Monthly Archives: February 2012


To start I must apologise for yet again taking my sweet time between blog entries but this post definitely has mitigating circumstances, the major one being it had to undergo a complete re-write from the original negative, dark and bitter first draft which contained more than a few sentences slating the boys, of course the win over Spurs may not paper over all the cracks displayed this season but it’s a bloody good place to start! I’m now willing to put all my nagging doubts and criticisms aside as I ride the way of post-derby Euphoria to the conclusion that we’re gonna beat Milan 6-0, win the Champions League, the Premiership and, quite possibly, the Six Nations.. I feel like I should open this blog by talking about the thing which has probably taken up most of my time this week, and came about partly due to the ‘massacre in Milan’. It is, of course, the eternal solace of frustrated fans and tactical geniuses, Football Manager! After setting out to prove I could out-manage Arsene I feel that I have proven the truth of that beyond debate, moving quickly in the transfer market I managed to secure the signatures of Javi Martinez and Edinson Cavani to play in my attacking 4-2-4 system. Despite early teething problems during which I suffered a 5-1 humiliation at the hands of Fulham I’ve since gone on an eleven game unbeaten run led by Cavani and Van Persie, the most magical partnership since Paul Daniels and Debbie McGee, which included a 6-1 demolition of spurs and only saw me drop points away at West Brom, a result I’m blaming totally on the fact I was distracted by watching Never Back Down 2: The Beatdown, continuing my journey through the classics whilst in India.  I know you guys may not care about my virtual successes but I thought I’d better put it on here anyway as, since I’m working for Arsenal, I’m relatively sure Messrs Gazidis and Kroenke check this page daily and so my message to them is thus, I’m only a phone call away!

This week has also seen us finalise our plans for the two weeks we get off starting tommorow. After consulting a couple of websites and asking Arup we have decided to get the Train down to Rathnambore Tiger Sanctuary for a couple of days before moving onto Jaipur to see the Elephants and finally flying to Goa for a long-awaited week on the beach!  After Goa Ali is going on to Gujurat with his parents whilst I stay on  for a couple of days before we return to Dehli hopefully with many wildlife-spotting stories to tell whilst I sport a tan which would make David Dickinson jealous.

Anyway, the last week saw a number of notable English lessons/ coaching sessions, the first of these came at the end of last week as, due to our regular Literacy India teacher going on holiday, Arup managed to secure us a few extra days teaching at the Salaam Balaak Trust children’s home. Although in our timetable we are scheduled to take lessons here every Saturday a series of other commitments/illness/ alarm failures meant that Friday was our first visit to the home since our first week in Delhi. Our lessons here were very different from the ones we have been taking at Literacy India, far more basic and a bit more off the cuff! Despite some initial difficulties whilst we tried to work out what to do the kids displayed the hunger to learn that we have become accustomed to India and it was a pleasure to work with them. Whilst at Salaam Balaak I also got my first opportunity to play a bit of cricket in India, securing a heroic golden duck in a game of one hand one bounce with a few of the kids! After our stint at Salaam Balaak we returned to Literacy India this week to continue our work on directions. After a couple of days working from a map on the board we decided to put their knowledge to a more practical test on Thursday, creating a ‘map’ in the classroom using the carpets and stools and getting the kids to direct a blindfolded partners to various destinations. This progressed onto them directing Ali and I when they, of course, purposefully directed Ali straight into the wall! Despite the kids occasionally displaying signs of over-excitement this lessons was definitely our best lesson so far, the most enjoyable for the kids, and us!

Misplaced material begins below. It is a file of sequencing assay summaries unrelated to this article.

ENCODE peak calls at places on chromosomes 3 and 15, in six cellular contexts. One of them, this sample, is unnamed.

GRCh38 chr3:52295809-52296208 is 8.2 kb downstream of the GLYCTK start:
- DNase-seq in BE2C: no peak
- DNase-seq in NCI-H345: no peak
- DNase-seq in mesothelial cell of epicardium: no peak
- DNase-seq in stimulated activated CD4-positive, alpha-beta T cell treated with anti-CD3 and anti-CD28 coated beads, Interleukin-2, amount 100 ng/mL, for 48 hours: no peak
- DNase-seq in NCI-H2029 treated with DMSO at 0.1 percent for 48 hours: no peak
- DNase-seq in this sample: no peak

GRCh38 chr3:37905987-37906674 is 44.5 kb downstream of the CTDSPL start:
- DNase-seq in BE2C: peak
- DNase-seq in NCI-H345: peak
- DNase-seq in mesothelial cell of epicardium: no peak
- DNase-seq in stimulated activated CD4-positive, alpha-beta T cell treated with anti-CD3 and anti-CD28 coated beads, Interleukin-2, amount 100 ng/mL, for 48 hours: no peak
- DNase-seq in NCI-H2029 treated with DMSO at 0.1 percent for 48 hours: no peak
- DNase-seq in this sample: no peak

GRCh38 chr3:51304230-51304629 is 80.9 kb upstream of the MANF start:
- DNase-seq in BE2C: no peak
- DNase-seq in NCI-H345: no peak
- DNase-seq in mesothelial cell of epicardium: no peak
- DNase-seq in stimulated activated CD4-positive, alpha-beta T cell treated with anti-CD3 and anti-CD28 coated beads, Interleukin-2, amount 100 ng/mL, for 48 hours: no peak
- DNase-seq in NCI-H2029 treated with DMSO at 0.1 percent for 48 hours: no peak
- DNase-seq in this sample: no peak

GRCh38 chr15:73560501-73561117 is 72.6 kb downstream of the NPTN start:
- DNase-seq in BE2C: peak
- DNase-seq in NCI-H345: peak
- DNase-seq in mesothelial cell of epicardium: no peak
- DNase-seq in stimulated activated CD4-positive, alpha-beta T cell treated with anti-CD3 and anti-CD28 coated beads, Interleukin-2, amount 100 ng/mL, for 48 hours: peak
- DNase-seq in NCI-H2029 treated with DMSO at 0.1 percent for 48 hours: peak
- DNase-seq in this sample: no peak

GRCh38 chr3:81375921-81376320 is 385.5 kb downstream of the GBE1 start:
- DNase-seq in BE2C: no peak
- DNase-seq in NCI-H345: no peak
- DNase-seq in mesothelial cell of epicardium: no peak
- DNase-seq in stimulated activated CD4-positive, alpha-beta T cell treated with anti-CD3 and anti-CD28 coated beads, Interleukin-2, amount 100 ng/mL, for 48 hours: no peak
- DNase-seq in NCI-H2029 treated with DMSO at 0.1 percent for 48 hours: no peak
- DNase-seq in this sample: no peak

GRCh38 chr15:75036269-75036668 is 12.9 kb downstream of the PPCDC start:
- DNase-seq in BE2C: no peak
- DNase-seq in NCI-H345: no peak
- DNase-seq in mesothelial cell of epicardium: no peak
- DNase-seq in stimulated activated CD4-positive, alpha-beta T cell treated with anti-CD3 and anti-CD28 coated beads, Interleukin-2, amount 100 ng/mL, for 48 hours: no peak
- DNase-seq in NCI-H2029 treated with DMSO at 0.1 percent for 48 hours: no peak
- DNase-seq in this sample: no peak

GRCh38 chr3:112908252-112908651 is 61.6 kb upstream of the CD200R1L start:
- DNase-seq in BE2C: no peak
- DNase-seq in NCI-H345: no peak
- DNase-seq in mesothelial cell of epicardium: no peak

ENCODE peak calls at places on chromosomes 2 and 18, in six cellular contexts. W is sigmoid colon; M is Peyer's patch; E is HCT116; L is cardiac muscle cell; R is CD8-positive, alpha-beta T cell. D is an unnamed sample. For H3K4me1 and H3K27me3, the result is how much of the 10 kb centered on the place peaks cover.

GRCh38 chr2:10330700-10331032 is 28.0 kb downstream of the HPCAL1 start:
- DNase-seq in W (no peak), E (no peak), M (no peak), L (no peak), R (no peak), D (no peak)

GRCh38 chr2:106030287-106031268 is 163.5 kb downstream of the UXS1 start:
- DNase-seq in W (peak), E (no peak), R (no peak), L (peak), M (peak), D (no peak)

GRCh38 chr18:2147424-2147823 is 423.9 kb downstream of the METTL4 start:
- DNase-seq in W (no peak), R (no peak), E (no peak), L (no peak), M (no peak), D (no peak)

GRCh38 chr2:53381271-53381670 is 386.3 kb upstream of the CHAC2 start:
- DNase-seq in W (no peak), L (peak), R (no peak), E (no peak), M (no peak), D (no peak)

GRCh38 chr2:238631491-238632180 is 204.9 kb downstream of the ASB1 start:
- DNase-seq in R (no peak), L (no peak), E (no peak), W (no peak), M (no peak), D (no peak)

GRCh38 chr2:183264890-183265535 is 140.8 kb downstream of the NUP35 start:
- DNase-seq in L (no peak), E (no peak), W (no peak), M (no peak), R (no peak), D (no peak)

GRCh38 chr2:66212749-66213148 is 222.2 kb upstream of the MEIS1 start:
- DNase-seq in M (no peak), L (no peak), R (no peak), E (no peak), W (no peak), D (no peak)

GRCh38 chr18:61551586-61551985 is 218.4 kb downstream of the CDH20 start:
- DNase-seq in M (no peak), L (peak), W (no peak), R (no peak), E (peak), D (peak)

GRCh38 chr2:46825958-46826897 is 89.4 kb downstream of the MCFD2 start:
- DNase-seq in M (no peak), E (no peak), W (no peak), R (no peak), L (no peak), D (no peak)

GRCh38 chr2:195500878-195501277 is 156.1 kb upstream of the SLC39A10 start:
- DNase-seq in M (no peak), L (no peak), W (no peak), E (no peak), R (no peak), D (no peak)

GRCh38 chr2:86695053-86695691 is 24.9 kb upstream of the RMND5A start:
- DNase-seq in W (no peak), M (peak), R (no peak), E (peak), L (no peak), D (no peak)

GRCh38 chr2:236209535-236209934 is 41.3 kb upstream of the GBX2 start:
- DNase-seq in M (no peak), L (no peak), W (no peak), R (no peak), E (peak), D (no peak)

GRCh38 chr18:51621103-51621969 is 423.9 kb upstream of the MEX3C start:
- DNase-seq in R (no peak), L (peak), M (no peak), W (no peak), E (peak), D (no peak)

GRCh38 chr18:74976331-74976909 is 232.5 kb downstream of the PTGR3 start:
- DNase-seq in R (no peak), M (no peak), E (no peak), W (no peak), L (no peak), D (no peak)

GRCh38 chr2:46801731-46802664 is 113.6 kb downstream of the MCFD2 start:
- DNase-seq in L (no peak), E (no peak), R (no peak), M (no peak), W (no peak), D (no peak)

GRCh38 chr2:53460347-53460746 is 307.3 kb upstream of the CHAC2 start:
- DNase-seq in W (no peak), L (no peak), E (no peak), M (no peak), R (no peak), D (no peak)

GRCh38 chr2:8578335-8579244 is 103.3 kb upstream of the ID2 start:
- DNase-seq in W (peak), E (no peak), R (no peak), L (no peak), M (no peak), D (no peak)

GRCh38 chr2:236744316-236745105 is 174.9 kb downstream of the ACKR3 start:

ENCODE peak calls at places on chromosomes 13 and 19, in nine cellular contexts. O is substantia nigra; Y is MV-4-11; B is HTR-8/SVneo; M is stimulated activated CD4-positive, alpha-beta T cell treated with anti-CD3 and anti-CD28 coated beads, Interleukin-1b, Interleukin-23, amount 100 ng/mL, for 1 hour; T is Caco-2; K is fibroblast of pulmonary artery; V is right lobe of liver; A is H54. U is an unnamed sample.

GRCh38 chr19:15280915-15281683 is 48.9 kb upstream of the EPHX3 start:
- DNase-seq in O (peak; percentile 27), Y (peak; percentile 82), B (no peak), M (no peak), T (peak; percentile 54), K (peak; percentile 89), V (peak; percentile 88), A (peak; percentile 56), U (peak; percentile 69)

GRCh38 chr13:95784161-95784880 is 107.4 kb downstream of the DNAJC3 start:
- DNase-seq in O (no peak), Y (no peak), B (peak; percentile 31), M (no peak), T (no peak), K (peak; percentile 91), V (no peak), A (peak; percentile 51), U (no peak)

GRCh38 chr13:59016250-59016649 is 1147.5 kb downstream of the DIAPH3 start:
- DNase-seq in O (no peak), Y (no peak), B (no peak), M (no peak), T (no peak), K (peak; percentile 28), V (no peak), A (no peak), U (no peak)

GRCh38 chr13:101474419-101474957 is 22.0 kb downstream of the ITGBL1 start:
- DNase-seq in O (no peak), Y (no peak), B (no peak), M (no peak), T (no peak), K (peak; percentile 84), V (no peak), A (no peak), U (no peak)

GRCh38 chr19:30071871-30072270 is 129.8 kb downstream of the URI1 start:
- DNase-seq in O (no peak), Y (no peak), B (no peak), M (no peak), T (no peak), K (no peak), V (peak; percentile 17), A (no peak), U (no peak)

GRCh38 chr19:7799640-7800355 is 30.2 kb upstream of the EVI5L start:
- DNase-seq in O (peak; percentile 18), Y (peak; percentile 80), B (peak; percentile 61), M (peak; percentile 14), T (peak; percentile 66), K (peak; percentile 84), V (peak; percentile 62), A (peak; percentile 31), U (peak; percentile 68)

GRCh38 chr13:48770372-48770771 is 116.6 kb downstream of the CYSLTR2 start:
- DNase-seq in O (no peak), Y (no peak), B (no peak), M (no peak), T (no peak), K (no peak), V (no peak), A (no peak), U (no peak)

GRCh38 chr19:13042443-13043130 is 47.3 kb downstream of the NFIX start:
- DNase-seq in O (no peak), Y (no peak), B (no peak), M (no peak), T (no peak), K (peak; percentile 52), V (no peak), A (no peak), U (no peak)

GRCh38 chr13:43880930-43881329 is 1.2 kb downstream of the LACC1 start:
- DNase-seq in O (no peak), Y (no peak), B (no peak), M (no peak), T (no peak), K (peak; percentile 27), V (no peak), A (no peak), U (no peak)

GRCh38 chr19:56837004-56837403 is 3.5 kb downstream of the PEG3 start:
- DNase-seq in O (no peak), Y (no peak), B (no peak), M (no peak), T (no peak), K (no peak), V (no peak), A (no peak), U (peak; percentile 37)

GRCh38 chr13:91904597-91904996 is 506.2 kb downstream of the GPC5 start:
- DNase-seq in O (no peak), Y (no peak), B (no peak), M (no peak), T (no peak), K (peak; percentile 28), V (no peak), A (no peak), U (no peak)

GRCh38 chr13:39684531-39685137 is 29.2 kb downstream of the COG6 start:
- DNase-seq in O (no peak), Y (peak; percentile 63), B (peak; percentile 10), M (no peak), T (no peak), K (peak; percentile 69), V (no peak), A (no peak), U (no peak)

In terms of coaching this week has definitely been one of the best of our time here so far. At IYSA my three sessions with the U-14 special group have been on everyone’s favourite topic, shooting! On Tuesday we worked on basic shooting technique, encouraging accuracy over excessive power and keeping the ball down, after a couple of drills I decided to end the session with the ever popular shooting game ‘Over the Bar’. For those of you who have never played this game it basically involves three teams (one shooting at a time) trying to score as many goals as they can without shooting over the bar (wheey)  as this give their opponents the opportunity to catch the ball and thus end their turn, it is also so popular that football should consider itself lucky that it was invented first as if not I’m pretty sure I would be over here coaching over the bar after being sent here by Arsenal over the bar club who play in the Barclays over the bar Premier League (and still teach spurs and absolute lesson). After working on technique I moved the sessions on to some overload/ attack vs defence work and was initially quite disappointed with what I saw, with the group only scoring a couple despite on occasion having four attackers against only one defender! In order to improve this in the next session I decided to take the group back to basics, demonstrating a few techniques I felt would improve their performance in attacking situations, working on one-twos, movement and committing defenders. After this I ran a few of the same drills I had run the day before and saw a massive improvement within the group, creating a lot more chances and scoring more goals which , of course, as a coach is exactly what you want to see! The coaching week was rounded off with one of my favourite sessions so far, working on control with the under-11s. As Ali had worked on controlling the ball on the floor in the previous session I decided to take it to the air, working on their instep, thigh and chest control. After the ever popular domes and dishes warm-up I split the group in half and was very impressed with what I saw as, after a few tweaks in terms of technique, the vast majority of the group were displaying a good touch and a real understanding of the necessary coaching points. The session was finished with a ‘run the gauntlet’ knock out game which was, as all under-11 competitions seem to be, won by Hemant.